Turning to federal court represents a new tactic in Jindal’s efforts to undermine Louisiana’s use of the standards.
U.S. Education Secretary Arne Duncan has criticized the governor’s opposition to Common Core as politically driven. In a June interview with “CBS This Morning,” the secretary said of Jindal’s switched position: “It’s about politics, it’s not about education.”
Duncan’s office didn’t immediately respond Wednesday to a request for comment on Jindal’s lawsuit.
The Obama administration embraced the standards and encouraged states to adopt them as part of the application process for the Race to the Top grant program. Two state testing consortia — the Partnership for Assessment of Readiness for College and Careers, or PARCC, and the Smarter Balanced Assessment Consortium — received $330 million from the grant program to develop standardized testing material tied to Common Core.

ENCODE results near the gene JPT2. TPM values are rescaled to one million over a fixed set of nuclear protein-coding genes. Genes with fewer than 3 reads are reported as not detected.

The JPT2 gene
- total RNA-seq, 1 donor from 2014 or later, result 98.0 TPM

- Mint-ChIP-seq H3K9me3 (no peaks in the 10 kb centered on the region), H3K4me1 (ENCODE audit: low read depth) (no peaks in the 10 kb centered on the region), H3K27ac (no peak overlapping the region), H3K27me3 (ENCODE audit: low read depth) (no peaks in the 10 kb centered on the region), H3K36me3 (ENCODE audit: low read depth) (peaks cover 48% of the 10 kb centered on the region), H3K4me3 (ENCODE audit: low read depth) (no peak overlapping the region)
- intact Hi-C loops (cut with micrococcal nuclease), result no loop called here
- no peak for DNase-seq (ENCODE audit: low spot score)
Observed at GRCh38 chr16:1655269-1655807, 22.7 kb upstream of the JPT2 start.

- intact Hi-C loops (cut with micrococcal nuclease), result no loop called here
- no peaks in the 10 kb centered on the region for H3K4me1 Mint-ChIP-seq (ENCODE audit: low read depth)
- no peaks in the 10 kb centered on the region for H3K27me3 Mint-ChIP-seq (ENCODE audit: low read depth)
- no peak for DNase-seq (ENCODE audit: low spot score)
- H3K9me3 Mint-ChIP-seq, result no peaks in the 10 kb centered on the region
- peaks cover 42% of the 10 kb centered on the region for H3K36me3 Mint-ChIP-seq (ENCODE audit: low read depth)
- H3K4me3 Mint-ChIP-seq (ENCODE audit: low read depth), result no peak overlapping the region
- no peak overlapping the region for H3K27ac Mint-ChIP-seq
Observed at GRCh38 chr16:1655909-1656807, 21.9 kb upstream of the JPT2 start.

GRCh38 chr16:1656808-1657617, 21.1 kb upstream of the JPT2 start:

“Louisiana now finds itself trapped in a federal scheme to nationalize curriculum,” the lawsuit says. “What started as good state intentions has materialized into the federalization of education policy through federal economic incentives and duress.”
Louisiana received more than $17 million from Race to the Top and joined the PARCC consortium. It also received a waiver from certain federal education requirements under a program enacted by the Obama administration in 2011 that Jindal’s lawsuit says was designed to coerce states to use Common Core or risk the loss of billions in federal education funding.
The lawsuit seeks a judge to declare the Department of Education’s actions unconstitutional and to keep it from disqualifying states from receiving Race to the Top funds based on a refusal to use Common Core or to participate in one of the testing consortia.